Best Practices: Following and Setting Trends in Training (Part 2 of 2)

Staff and administrators in many libraries are starting to think about training which reaches all employees—not just librarians—and includes pre- and post-workshop activities with peer trainers. While others continue to think, Infopeople Training Consultant Cheryl Gould and key players at Contra Costa County Library here in the San Francisco Bay Area have been shaping this growing trend.
When County Librarian Anne Cain supported Library Human Resources Manager Janet Hildebrand and Cheryl’s proposal to have every one of the nearly 300 staff members working in the system’s 25 facilities register for standard one-day computer competencies workshops last year, she relied on a successful Library tradition: using peer trainers as an integral component of training sessions, Janet said recently in a conversation we had. Janet and Cheryl worked with Library staff. They combined Infopeople’s Increase Your Computer Competency: Practical Tips and Tricks workshop with the Helping the Public with Public Access Computers workshop. The result was a new session which would help the library director achieve the vision she, Janet, and Cheryl had for the Library’s staff.
The results went far beyond the initial goal of helping staff learn more about the technology they were using, according to Janet. By pulling in representatives of each unit within the Library system as the workshops were being developed, peer trainers were prepared; the course content was designed in a way which would meet needs of staff at every level of experience; and the peer trainers coalesced as a group through post-workshop follow-up sessions led by Cheryl.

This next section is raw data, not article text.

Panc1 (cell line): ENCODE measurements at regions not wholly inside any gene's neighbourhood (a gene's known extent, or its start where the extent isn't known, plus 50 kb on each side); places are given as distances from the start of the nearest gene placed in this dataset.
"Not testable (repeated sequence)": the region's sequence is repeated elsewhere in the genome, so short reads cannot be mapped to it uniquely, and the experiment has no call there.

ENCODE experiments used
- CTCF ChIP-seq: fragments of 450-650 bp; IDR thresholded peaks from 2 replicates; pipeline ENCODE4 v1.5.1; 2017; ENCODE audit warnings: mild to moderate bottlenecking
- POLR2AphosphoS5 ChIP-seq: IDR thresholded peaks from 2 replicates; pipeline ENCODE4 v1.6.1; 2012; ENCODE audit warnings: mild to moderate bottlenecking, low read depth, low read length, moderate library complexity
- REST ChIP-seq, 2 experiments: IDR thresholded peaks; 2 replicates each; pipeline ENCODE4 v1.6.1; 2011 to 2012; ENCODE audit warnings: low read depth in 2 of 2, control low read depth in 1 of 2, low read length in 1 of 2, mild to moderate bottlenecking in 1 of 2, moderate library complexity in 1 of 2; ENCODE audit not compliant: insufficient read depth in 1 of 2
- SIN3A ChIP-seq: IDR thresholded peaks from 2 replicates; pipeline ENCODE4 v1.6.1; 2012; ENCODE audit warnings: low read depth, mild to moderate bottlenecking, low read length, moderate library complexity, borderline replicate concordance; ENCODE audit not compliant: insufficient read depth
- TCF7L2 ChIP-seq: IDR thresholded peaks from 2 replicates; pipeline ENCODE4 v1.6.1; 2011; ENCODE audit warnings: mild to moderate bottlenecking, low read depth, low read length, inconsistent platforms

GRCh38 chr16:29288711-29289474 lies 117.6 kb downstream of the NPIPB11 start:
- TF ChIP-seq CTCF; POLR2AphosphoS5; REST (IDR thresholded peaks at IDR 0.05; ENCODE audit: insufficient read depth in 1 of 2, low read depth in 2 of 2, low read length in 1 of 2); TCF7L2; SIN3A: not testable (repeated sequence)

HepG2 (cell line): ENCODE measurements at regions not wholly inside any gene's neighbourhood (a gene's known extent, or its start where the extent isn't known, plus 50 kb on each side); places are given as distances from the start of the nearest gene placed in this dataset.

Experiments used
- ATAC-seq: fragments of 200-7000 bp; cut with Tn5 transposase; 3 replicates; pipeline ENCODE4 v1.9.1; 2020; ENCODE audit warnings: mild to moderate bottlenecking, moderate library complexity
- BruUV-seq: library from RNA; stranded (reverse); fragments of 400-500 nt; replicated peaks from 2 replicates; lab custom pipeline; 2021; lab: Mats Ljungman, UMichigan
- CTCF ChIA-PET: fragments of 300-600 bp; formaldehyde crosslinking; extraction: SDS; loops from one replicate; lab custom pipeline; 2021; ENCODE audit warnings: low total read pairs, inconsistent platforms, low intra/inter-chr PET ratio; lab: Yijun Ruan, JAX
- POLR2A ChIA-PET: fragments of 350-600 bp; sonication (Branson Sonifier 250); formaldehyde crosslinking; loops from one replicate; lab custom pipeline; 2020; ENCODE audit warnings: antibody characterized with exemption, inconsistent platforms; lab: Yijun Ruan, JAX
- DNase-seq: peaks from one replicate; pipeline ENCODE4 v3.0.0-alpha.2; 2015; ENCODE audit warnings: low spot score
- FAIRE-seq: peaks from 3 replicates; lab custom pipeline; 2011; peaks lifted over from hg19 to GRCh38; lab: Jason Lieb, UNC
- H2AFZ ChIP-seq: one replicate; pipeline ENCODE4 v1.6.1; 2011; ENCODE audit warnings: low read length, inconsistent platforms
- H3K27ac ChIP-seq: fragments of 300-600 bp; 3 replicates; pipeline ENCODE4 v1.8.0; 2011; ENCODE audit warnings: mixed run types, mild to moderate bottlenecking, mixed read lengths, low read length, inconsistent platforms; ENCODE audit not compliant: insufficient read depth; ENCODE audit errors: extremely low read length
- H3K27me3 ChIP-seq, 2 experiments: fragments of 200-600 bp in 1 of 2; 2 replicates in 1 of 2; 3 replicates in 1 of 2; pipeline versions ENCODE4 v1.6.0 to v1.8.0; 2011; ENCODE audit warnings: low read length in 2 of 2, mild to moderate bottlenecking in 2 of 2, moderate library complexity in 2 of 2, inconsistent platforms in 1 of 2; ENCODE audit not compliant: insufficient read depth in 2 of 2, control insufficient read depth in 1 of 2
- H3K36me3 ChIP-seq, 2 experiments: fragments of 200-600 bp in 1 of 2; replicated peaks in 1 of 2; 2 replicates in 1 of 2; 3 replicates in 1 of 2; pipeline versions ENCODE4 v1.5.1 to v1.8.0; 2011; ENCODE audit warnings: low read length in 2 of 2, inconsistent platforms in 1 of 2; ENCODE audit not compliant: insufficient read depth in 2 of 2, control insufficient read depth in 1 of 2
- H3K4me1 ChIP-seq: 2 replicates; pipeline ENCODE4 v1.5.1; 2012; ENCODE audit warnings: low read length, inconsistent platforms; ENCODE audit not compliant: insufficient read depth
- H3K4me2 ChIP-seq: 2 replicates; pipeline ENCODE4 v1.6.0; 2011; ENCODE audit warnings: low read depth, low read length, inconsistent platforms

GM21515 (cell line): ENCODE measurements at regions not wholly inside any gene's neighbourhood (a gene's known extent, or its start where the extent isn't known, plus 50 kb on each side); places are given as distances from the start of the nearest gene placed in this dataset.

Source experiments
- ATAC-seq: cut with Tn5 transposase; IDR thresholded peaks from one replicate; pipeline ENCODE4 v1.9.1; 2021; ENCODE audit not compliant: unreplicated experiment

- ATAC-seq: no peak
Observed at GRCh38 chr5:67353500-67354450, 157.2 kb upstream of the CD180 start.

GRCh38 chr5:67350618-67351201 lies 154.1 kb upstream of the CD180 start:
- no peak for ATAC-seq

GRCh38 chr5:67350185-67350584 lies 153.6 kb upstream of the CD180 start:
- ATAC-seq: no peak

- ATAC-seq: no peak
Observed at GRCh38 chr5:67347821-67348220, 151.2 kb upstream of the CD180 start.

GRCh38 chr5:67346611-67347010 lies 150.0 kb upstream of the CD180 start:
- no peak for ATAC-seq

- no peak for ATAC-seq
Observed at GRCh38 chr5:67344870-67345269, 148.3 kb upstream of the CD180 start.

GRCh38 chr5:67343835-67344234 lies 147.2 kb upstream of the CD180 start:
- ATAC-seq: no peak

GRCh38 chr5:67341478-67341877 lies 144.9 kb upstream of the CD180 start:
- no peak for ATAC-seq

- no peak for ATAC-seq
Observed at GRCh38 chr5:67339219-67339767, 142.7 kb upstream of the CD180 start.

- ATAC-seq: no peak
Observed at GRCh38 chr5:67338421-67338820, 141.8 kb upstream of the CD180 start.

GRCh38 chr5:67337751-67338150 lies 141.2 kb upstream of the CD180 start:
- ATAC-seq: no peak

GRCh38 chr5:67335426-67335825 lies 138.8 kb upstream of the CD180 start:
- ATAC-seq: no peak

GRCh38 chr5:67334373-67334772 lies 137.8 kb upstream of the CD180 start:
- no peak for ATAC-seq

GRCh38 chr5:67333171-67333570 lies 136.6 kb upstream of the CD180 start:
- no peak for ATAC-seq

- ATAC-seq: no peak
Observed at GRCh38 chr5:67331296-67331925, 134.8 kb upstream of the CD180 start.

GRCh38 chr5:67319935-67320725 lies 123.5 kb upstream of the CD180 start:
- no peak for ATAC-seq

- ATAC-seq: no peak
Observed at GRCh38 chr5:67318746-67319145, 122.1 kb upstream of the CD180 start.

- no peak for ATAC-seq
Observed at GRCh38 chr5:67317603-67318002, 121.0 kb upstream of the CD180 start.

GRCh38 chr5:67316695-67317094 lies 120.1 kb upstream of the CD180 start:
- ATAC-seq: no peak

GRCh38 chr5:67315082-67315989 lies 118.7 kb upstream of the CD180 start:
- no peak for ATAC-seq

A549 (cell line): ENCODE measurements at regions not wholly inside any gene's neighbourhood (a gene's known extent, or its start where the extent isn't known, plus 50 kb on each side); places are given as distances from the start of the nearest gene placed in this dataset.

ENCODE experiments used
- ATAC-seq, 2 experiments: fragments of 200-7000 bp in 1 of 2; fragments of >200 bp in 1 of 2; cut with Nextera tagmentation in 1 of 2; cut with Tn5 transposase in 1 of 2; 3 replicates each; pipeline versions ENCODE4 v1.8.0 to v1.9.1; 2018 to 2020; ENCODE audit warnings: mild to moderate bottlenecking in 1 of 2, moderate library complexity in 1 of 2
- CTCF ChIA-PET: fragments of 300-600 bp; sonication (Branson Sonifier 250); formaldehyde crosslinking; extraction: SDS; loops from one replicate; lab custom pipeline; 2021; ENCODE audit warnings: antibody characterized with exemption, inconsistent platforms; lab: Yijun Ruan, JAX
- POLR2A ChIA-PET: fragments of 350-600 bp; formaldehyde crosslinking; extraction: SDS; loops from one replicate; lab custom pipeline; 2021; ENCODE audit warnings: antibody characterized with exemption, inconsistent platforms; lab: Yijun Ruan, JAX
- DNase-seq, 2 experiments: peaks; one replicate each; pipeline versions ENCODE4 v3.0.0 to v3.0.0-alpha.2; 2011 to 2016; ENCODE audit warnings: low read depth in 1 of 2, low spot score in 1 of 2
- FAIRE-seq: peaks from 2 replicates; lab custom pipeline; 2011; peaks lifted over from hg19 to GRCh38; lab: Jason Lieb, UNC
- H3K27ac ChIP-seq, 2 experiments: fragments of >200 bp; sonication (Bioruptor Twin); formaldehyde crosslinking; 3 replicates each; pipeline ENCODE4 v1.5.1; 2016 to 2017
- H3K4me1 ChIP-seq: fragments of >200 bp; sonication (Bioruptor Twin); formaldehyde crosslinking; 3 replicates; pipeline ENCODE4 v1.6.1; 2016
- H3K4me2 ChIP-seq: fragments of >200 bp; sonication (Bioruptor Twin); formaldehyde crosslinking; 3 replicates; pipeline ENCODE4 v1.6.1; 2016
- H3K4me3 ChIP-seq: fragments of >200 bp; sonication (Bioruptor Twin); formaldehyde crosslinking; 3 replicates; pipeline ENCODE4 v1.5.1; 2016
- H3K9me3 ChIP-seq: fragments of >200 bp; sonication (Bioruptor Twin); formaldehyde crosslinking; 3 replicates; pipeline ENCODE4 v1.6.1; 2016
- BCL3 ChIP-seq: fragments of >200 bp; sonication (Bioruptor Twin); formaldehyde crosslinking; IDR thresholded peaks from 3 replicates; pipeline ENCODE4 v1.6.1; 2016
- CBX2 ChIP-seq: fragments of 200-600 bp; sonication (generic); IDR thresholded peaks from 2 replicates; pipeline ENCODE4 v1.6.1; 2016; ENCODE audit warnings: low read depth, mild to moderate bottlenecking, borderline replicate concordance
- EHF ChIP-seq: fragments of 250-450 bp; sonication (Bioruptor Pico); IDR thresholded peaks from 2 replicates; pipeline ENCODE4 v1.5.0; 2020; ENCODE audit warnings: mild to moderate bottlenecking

“It was wonderful to see how much everyone got out of the class,” Janet said. “They were able to turn to their neighbors and give help. We were building, right there in those workshops, the basis for learning together and helping each other learn. We were developing a common language and an openness about discussing what we didn’t know. No one could miss that this was a wonderful thing that was happening.”
In summarizing the successes provided through this process, Janet noted that the “computer competency learning environment has become established and staff is talking to each other, reminding each other, suggesting to each other, looking over each other’s shoulders, asking for help.” Staff has also established and is using a computer-competency wiki. And, best of all, many of the same people who made the computer competency workshop project a success are working together again as a new training initiative is about to be rolled out to staff throughout the Library system.
“It was a fantastic project,” Cheryl agreed. “That was a wonderful, win-win project for the Library.”



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